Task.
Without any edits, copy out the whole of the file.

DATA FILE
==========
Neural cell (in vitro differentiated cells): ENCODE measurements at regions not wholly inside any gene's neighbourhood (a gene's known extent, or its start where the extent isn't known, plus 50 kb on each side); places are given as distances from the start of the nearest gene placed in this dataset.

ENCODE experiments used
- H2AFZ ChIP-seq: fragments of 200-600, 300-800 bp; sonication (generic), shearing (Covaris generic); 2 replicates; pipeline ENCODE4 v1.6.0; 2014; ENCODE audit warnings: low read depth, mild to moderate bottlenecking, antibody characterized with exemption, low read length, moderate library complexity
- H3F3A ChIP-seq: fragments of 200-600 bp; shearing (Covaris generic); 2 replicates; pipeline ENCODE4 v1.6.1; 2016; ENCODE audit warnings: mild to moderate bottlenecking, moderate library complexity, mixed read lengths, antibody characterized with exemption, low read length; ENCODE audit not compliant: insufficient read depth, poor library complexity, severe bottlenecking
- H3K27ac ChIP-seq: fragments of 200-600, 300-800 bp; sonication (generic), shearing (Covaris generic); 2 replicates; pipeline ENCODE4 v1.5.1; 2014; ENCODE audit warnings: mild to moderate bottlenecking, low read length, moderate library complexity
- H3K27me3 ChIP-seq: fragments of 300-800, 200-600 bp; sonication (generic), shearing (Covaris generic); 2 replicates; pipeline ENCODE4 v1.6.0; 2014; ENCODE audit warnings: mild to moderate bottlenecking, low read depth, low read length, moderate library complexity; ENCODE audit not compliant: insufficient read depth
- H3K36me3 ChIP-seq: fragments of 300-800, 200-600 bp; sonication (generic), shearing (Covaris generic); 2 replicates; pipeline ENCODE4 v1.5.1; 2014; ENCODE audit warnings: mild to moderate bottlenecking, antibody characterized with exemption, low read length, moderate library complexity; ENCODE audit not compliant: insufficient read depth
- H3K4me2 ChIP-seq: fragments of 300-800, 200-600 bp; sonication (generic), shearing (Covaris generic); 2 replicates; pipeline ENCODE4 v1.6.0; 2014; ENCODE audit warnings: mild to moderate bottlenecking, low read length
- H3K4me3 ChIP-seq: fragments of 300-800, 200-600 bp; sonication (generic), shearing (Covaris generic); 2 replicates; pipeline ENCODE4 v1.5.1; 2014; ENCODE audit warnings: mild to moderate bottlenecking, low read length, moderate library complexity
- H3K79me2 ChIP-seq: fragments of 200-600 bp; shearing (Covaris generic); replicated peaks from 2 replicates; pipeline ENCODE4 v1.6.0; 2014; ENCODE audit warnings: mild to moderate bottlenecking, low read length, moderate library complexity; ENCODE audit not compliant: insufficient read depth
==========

Neural cell (in vitro differentiated cells): ENCODE measurements at regions not wholly inside any gene's neighbourhood (a gene's known extent, or its start where the extent isn't known, plus 50 kb on each side); places are given as distances from the start of the nearest gene placed in this dataset.

ENCODE experiments used
- H2AFZ ChIP-seq: fragments of 200-600, 300-800 bp; sonication (generic), shearing (Covaris generic); 2 replicates; pipeline ENCODE4 v1.6.0; 2014; ENCODE audit warnings: low read depth, mild to moderate bottlenecking, antibody characterized with exemption, low read length, moderate library complexity
- H3F3A ChIP-seq: fragments of 200-600 bp; shearing (Covaris generic); 2 replicates; pipeline ENCODE4 v1.6.1; 2016; ENCODE audit warnings: mild to moderate bottlenecking, moderate library complexity, mixed read lengths, antibody characterized with exemption, low read length; ENCODE audit not compliant: insufficient read depth, poor library complexity, severe bottlenecking
- H3K27ac ChIP-seq: fragments of 200-600, 300-800 bp; sonication (generic), shearing (Covaris generic); 2 replicates; pipeline ENCODE4 v1.5.1; 2014; ENCODE audit warnings: mild to moderate bottlenecking, low read length, moderate library complexity
- H3K27me3 ChIP-seq: fragments of 300-800, 200-600 bp; sonication (generic), shearing (Covaris generic); 2 replicates; pipeline ENCODE4 v1.6.0; 2014; ENCODE audit warnings: mild to moderate bottlenecking, low read depth, low read length, moderate library complexity; ENCODE audit not compliant: insufficient read depth
- H3K36me3 ChIP-seq: fragments of 300-800, 200-600 bp; sonication (generic), shearing (Covaris generic); 2 replicates; pipeline ENCODE4 v1.5.1; 2014; ENCODE audit warnings: mild to moderate bottlenecking, antibody characterized with exemption, low read length, moderate library complexity; ENCODE audit not compliant: insufficient read depth
- H3K4me2 ChIP-seq: fragments of 300-800, 200-600 bp; sonication (generic), shearing (Covaris generic); 2 replicates; pipeline ENCODE4 v1.6.0; 2014; ENCODE audit warnings: mild to moderate bottlenecking, low read length
- H3K4me3 ChIP-seq: fragments of 300-800, 200-600 bp; sonication (generic), shearing (Covaris generic); 2 replicates; pipeline ENCODE4 v1.5.1; 2014; ENCODE audit warnings: mild to moderate bottlenecking, low read length, moderate library complexity
- H3K79me2 ChIP-seq: fragments of 200-600 bp; shearing (Covaris generic); replicated peaks from 2 replicates; pipeline ENCODE4 v1.6.0; 2014; ENCODE audit warnings: mild to moderate bottlenecking, low read length, moderate library complexity; ENCODE audit not compliant: insufficient read depth